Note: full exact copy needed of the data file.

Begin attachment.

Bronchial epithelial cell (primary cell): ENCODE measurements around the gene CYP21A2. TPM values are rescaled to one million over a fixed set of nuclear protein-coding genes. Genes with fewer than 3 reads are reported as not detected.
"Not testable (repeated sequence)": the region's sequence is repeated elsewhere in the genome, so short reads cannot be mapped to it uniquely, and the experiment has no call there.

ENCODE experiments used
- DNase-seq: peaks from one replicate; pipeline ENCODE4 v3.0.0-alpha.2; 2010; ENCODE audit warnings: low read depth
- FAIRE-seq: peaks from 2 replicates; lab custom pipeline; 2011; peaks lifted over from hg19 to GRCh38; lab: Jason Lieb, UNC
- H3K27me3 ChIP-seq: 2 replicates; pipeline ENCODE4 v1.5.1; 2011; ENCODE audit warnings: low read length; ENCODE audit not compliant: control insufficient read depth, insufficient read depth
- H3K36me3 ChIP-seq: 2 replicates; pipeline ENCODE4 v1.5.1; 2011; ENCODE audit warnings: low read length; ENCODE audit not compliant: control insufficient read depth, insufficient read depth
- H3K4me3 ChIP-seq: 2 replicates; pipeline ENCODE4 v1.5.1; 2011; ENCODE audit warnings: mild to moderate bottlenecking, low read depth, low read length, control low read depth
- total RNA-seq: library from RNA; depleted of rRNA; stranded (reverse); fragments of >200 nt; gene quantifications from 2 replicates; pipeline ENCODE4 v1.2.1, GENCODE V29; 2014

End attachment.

Bronchial epithelial cell (primary cell): ENCODE measurements around the gene CYP21A2. TPM values are rescaled to one million over a fixed set of nuclear protein-coding genes. Genes with fewer than 3 reads are reported as not detected.
"Not testable (repeated sequence)": the region's sequence is repeated elsewhere in the genome, so short reads cannot be mapped to it uniquely, and the experiment has no call there.

ENCODE experiments used
- DNase-seq: peaks from one replicate; pipeline ENCODE4 v3.0.0-alpha.2; 2010; ENCODE audit warnings: low read depth
- FAIRE-seq: peaks from 2 replicates; lab custom pipeline; 2011; peaks lifted over from hg19 to GRCh38; lab: Jason Lieb, UNC
- H3K27me3 ChIP-seq: 2 replicates; pipeline ENCODE4 v1.5.1; 2011; ENCODE audit warnings: low read length; ENCODE audit not compliant: control insufficient read depth, insufficient read depth
- H3K36me3 ChIP-seq: 2 replicates; pipeline ENCODE4 v1.5.1; 2011; ENCODE audit warnings: low read length; ENCODE audit not compliant: control insufficient read depth, insufficient read depth
- H3K4me3 ChIP-seq: 2 replicates; pipeline ENCODE4 v1.5.1; 2011; ENCODE audit warnings: mild to moderate bottlenecking, low read depth, low read length, control low read depth
- total RNA-seq: library from RNA; depleted of rRNA; stranded (reverse); fragments of >200 nt; gene quantifications from 2 replicates; pipeline ENCODE4 v1.2.1, GENCODE V29; 2014